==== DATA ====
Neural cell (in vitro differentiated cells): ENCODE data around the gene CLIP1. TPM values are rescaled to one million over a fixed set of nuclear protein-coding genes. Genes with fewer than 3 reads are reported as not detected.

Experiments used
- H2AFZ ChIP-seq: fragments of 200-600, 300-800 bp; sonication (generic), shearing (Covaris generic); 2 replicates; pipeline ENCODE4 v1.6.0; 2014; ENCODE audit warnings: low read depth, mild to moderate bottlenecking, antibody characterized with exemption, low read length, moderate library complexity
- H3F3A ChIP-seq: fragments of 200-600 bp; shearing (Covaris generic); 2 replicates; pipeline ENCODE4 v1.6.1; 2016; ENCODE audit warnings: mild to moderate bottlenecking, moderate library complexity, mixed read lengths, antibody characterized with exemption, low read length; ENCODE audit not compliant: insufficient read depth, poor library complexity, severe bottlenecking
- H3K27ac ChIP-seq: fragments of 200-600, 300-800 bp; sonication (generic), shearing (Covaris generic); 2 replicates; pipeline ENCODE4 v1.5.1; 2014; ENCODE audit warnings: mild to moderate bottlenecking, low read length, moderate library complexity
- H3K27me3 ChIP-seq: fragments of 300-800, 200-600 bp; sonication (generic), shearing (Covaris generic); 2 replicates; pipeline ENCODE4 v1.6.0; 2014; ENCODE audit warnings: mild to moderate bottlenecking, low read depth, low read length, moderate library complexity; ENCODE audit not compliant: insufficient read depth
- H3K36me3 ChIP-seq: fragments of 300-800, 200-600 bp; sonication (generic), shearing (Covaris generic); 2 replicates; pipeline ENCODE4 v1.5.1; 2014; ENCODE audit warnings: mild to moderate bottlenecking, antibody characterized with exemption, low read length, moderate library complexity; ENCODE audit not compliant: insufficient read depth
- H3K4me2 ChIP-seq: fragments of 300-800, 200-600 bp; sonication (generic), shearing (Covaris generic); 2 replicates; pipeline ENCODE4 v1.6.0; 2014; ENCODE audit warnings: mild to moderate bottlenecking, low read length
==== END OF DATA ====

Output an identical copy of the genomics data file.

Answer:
Neural cell (in vitro differentiated cells): ENCODE data around the gene CLIP1. TPM values are rescaled to one million over a fixed set of nuclear protein-coding genes. Genes with fewer than 3 reads are reported as not detected.

Experiments used
- H2AFZ ChIP-seq: fragments of 200-600, 300-800 bp; sonication (generic), shearing (Covaris generic); 2 replicates; pipeline ENCODE4 v1.6.0; 2014; ENCODE audit warnings: low read depth, mild to moderate bottlenecking, antibody characterized with exemption, low read length, moderate library complexity
- H3F3A ChIP-seq: fragments of 200-600 bp; shearing (Covaris generic); 2 replicates; pipeline ENCODE4 v1.6.1; 2016; ENCODE audit warnings: mild to moderate bottlenecking, moderate library complexity, mixed read lengths, antibody characterized with exemption, low read length; ENCODE audit not compliant: insufficient read depth, poor library complexity, severe bottlenecking
- H3K27ac ChIP-seq: fragments of 200-600, 300-800 bp; sonication (generic), shearing (Covaris generic); 2 replicates; pipeline ENCODE4 v1.5.1; 2014; ENCODE audit warnings: mild to moderate bottlenecking, low read length, moderate library complexity
- H3K27me3 ChIP-seq: fragments of 300-800, 200-600 bp; sonication (generic), shearing (Covaris generic); 2 replicates; pipeline ENCODE4 v1.6.0; 2014; ENCODE audit warnings: mild to moderate bottlenecking, low read depth, low read length, moderate library complexity; ENCODE audit not compliant: insufficient read depth
- H3K36me3 ChIP-seq: fragments of 300-800, 200-600 bp; sonication (generic), shearing (Covaris generic); 2 replicates; pipeline ENCODE4 v1.5.1; 2014; ENCODE audit warnings: mild to moderate bottlenecking, antibody characterized with exemption, low read length, moderate library complexity; ENCODE audit not compliant: insufficient read depth
- H3K4me2 ChIP-seq: fragments of 300-800, 200-600 bp; sonication (generic), shearing (Covaris generic); 2 replicates; pipeline ENCODE4 v1.6.0; 2014; ENCODE audit warnings: mild to moderate bottlenecking, low read length